The Norwegian Society for the Conservation of Nature did not purchase Telenor’s response to the Environmental Information Appeal Board.

When a complaint about the case was submitted to the consumer agency, they were asked for more detailed environmental information which is the basis for the claim that “a SWAP scheme has environmental benefits compared to purchasing a mobile phone outside of a SWAP scheme”.

In response to the Norwegian Consumer Agency, Telenor wrote:

“Although we consider our SWAP exchange concept to have a positive impact on the environment through plant reuse, the documentation requirements, as requested by the Norwegian Consumer Agency, are not present in our case.”

They also state that they have subsequently removed the page called “Reuse” from the SWAP page, the question “Is SWAP good for the environment” from the “FAQ” and the wording “good for you, good for the environment”.

Telenor: – We’re sorry

When asked if the company agrees that it deceived customers into believing they were using an environmentally friendly service, Anders Crokan, Press Director of Telenor replied:

We have a real opinion that Swap is having a positive impact on the environment by reusing mobile phones. At the same time, we must admit that we did not document the claim. We’ve noticed, and we’ve changed the way it’s presented in our marketing.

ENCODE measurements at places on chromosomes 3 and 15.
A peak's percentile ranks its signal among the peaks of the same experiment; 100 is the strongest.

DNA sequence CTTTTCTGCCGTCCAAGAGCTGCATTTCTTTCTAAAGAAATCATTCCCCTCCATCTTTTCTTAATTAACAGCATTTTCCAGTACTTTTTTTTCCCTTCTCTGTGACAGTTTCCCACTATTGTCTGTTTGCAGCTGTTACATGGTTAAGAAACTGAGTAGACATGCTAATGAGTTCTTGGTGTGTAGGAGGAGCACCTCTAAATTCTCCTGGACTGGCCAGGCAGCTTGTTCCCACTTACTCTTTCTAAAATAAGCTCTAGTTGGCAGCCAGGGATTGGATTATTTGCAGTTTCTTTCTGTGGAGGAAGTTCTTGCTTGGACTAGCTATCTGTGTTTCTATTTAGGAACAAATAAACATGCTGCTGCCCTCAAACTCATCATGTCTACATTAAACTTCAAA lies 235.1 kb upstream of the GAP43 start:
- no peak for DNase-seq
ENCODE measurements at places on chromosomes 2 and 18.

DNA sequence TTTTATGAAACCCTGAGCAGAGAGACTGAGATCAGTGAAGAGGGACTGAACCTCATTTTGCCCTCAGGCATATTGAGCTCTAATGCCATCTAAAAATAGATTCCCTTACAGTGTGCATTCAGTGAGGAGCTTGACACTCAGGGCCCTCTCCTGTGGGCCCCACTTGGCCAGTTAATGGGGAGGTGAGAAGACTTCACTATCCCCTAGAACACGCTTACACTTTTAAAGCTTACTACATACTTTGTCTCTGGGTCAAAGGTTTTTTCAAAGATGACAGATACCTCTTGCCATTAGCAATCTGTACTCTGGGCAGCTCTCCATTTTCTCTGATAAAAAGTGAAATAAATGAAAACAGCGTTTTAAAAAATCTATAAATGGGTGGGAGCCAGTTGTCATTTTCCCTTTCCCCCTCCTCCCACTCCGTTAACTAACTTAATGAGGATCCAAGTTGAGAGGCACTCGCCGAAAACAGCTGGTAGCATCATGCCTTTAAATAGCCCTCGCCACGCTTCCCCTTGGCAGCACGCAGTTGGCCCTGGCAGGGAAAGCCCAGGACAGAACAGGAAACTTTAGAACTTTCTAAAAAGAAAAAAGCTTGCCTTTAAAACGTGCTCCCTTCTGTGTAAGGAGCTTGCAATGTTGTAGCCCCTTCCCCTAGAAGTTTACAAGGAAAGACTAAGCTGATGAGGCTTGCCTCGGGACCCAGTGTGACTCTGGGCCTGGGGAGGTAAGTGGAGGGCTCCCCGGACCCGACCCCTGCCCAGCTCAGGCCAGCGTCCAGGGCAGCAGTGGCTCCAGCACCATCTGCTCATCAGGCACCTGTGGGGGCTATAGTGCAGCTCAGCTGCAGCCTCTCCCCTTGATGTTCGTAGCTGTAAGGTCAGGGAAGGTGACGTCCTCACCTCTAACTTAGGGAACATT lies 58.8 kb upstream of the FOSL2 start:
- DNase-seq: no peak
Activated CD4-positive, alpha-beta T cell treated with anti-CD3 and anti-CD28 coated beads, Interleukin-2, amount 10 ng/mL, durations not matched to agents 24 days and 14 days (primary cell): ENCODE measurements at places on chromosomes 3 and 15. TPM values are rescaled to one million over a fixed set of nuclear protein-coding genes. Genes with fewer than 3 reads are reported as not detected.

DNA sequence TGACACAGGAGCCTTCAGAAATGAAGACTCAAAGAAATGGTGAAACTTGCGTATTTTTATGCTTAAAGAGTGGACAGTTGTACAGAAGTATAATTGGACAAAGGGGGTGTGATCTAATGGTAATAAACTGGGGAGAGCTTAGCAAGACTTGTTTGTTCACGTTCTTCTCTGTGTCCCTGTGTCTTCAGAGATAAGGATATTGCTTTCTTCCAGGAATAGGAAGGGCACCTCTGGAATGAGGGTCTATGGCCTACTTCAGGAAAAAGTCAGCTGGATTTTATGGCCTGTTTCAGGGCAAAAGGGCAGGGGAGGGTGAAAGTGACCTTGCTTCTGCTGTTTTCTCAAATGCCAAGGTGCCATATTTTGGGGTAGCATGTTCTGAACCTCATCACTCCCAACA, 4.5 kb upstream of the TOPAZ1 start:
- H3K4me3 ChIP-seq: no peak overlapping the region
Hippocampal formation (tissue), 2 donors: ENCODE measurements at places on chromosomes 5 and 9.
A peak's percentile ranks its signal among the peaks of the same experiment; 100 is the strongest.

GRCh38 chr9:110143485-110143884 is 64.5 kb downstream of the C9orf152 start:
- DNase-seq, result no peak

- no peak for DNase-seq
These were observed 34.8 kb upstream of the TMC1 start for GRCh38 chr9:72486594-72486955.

It’d be more environmentally friendly: Telenor’s Anders Krokan writes that The Nature Conservancy has given the company a “think stimulus”: – Telenor began work with the goal of taking today’s mobile team into a more circular direction, and we are the inspiration for the pressure behind this work.

Have you informed existing Swap customers that the service is not considered “environmentally friendly and sustainable,” as stated when purchasing the service?

– We checked all the places where environmental arguments are mentioned and changed. It’s important to note that the swap program has not been shown to be environmentally friendly and sustainable, but the problem is that Telenor has not provided documentation that the scheme is sustainable and environmentally friendly, Crokan wrote.

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We regret that we submitted environmental claims without providing the necessary documents.

‘Greenwashing’ is believed to be a growing problem

“We are very pleased that this case has now set a precedent for what companies selling such subscriptions can and cannot say about sustainability and the environment,” says Golosen.

It refers to the use and disposal community as a major environmental problem in general, and thus they immediately reacted to the barter scheme.

The electronics industry designs for short periods, at the same time as it rolls out products that people “must have.” Then this chart comes to the fore, where you can change to the latest model for free, says Golosen.

A prayer for consumer stewardship authority: Trols Golossen, president of the Norwegian Society for the Conservation of Nature, may wish the consumer agency would be better at pursuing and asking these questions, and so that it is not just the environmental movement that should follow up.

He stresses that they will try similar ads in the future, because the so-called “greenwashing” of products and companies — misleading marketing where something is presented as more environmentally friendly than it actually is — is a growing problem.